Did Jeb Bush help launch a covert mission to airlift thousands of Ethiopian Jews to Israel in the 1980s, saving them from starvation?
He says he did. Twice in the past week his campaign has posted blog posts on its website making this claim in order to tout Bush’s record on Israel and to show his foreign policy chops. One reads:
In the 1980’s thousands of members of the Jewish community had fled their homeland due to famine for a refugee camp in Sudan. Jeb, hearing of the conditions in the camp and the persecution these Jews were suffering, suggested to Reagan-Bush officials that the United States had a duty to support a massive airlift. The resulting effort, Operation Moses, made history when Israeli planes, with American support, brought these Jews to the homeland of the Jewish people, the State of Israel.
But Bush’s campaign boast is false. Bush, then 31 years old and a fledgling developer in Miami, had nothing to do with with Operation Moses, the secret operation that rescued nearly 8,000 Jews in Africa. And he played no role in triggering the rescue effort by prodding the Reagan-Bush administration to take action. However, he—and several other Americans—did play a bit part in a subsequent effort to rescue about 900 Ethiopian Jews left behind when Operation Moses was halted abruptly in early 1985.
Here’s what happened:
In the mid-1980s, Ethiopia was struck by a drought and famine that ultimately killed 400,000 people. The famine sent thousands of Ethiopians fleeing to neighboring Sudan, where they ended up in refugee camps along the border. Among those fleeing were about 12,000 black Jews who are sometimes referred to as the lost tribe of Israel. The Ethiopian Jews claimed a lineage to Solomon and the Queen of Sheba, and when they started walking to Sudan, many believed they were fulfilling an ancient prophecy in which they would be led back to Jerusalem.
The Israeli government was, in fact, helping to fulfill that prophecy. Since 1978, the Jewish state had been secretly smuggling small numbers of Jews out of Ethiopia. Once the famine hit Ethiopia, thousands of Jews started turning up in refugee camps in Sudan, a country with a large Muslim population and which is officially a foe of Israel. The Ethiopian Jews in the camps were dying at a much higher rate than other refugees, in part because of anti-Semitism. So the Israelis stepped up their rescue mission. Between November 1984 and January 1985, in a plan hatched by Jerry Weaver, then the refugee affairs coordinator at the American embassy in Khartoum, the Israelis used a Belgian airline to airlift nearly 8,000 starving Ethiopian Jews out of Sudan. This remarkable and successful covert operation was called Operation Moses.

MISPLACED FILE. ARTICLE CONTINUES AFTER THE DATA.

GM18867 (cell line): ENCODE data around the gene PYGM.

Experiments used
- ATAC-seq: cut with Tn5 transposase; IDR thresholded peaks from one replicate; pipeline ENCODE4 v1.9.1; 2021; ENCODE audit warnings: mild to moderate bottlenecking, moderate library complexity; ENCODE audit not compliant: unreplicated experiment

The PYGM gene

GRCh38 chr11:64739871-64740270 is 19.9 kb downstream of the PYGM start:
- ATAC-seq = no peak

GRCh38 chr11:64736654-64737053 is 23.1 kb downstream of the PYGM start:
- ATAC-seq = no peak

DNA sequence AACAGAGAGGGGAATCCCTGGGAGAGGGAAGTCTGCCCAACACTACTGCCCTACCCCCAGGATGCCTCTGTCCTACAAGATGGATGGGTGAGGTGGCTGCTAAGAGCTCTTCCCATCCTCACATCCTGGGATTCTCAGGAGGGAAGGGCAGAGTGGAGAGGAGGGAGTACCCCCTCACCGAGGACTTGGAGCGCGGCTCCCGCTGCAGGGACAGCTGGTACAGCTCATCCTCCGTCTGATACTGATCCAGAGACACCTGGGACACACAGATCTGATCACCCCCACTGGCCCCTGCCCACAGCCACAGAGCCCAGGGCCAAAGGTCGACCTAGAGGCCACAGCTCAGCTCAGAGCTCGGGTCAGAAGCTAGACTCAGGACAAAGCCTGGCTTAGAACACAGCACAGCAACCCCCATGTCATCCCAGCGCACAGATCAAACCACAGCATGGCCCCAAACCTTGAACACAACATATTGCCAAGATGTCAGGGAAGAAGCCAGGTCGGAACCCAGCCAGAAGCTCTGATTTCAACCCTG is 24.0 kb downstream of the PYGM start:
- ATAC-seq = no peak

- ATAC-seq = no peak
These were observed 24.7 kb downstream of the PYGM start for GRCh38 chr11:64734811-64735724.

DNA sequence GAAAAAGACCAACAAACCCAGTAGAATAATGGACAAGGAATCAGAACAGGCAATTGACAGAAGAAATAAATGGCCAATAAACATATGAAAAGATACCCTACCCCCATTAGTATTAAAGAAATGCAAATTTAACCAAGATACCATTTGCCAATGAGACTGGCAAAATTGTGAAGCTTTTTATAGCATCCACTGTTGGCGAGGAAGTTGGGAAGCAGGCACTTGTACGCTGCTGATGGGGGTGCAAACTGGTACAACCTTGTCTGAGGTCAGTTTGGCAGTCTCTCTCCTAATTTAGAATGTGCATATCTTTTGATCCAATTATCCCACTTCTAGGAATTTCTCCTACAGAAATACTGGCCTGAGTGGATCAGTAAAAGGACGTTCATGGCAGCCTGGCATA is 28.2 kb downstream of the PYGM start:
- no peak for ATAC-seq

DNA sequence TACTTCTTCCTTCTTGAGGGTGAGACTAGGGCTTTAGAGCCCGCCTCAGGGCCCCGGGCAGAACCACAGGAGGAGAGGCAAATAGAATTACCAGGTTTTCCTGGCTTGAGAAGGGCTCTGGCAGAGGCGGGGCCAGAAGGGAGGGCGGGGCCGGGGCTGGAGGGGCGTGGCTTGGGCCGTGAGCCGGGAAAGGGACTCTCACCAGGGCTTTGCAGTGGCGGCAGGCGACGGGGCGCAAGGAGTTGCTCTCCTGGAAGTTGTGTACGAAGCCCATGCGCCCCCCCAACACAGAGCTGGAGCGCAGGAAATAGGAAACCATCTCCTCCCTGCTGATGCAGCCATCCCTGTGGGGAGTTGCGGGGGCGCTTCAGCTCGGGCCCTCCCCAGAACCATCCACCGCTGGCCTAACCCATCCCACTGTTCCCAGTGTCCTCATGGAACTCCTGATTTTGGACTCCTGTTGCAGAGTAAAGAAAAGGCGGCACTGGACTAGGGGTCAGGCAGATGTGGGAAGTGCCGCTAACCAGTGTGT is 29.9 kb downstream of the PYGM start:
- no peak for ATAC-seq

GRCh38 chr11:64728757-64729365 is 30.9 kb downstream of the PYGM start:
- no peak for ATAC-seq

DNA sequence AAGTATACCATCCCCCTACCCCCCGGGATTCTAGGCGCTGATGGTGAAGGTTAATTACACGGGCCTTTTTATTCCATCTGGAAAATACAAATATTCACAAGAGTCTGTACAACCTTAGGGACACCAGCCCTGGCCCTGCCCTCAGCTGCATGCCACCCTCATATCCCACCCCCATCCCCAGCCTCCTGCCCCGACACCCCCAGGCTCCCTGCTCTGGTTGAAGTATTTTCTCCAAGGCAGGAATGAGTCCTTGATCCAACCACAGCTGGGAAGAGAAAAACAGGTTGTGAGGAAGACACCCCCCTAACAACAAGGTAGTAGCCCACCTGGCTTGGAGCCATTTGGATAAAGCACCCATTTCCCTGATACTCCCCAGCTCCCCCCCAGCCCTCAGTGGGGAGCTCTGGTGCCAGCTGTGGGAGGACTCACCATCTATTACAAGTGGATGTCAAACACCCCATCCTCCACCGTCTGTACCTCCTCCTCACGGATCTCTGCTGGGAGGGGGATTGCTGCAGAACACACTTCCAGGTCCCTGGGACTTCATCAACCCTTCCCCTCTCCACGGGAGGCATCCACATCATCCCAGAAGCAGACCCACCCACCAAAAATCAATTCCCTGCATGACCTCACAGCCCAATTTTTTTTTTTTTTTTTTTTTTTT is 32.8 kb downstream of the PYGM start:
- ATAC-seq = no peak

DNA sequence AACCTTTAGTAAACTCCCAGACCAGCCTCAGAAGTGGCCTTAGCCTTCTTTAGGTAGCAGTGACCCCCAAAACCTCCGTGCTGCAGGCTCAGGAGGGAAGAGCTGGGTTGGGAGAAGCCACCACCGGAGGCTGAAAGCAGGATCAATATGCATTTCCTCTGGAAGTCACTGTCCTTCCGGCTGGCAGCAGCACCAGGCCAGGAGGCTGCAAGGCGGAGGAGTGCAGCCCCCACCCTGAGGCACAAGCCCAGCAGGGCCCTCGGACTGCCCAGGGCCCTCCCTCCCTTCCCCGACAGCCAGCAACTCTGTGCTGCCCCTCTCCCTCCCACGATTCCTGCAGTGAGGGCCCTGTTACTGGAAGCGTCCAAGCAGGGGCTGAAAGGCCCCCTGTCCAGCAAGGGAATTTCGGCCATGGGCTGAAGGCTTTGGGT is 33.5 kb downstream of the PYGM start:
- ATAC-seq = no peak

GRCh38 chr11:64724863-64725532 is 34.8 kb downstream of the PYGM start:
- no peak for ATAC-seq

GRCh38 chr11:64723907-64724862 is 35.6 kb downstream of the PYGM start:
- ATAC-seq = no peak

The operation, though, came to a screeching halt after Israel inexplicably announced its existence in January 1985. Arab governments were in an uproar, as was Ethiopia’s. Sudan put a halt to the mission, leaving about 900 Ethiopian Jews stranded in refugee camps. In a front-page interview with the New York Times‘ Judith Miller shortly after the operation became public, Sudanese President Jafaar Numeiri claimed that the Ethiopian Jews were free to leave, but he said he couldn’t let them go to Israel, which, he said, “knows that I am its enemy.”
The public plight of the Ethiopian Jews, many of whom were still walking to Sudan in hopes of a plane ride to Israel, caught the attention of several wealthy Jewish Americans, who saw a chance for the United States to atone for its failure to save European Jews during World War II. They began a lobbying campaign to push the Reagan-Bush administration to intervene and pick up where the Israelis had left off. Phil Blazer, the California founder of Jewish Life TV, and some other wealthy backers arranged to charter a private plane that would rescue the Jews. But “the CIA got all pissed off at me,” Blazer told me, and he canceled the mission.
Blazer then sought help from Sens. Alan Cranston (D-Calif.) and Alfonse D’Amato (R-N.Y.). The pair jumped on the cause and managed in a single day to get all 100 US senators to sign a secret letter to President Ronald Reagan requesting a US rescue mission for the Jews in Sudan. The letter was delivered to the White House on February 21, 1985. (Members of the House drafted a similar letter.)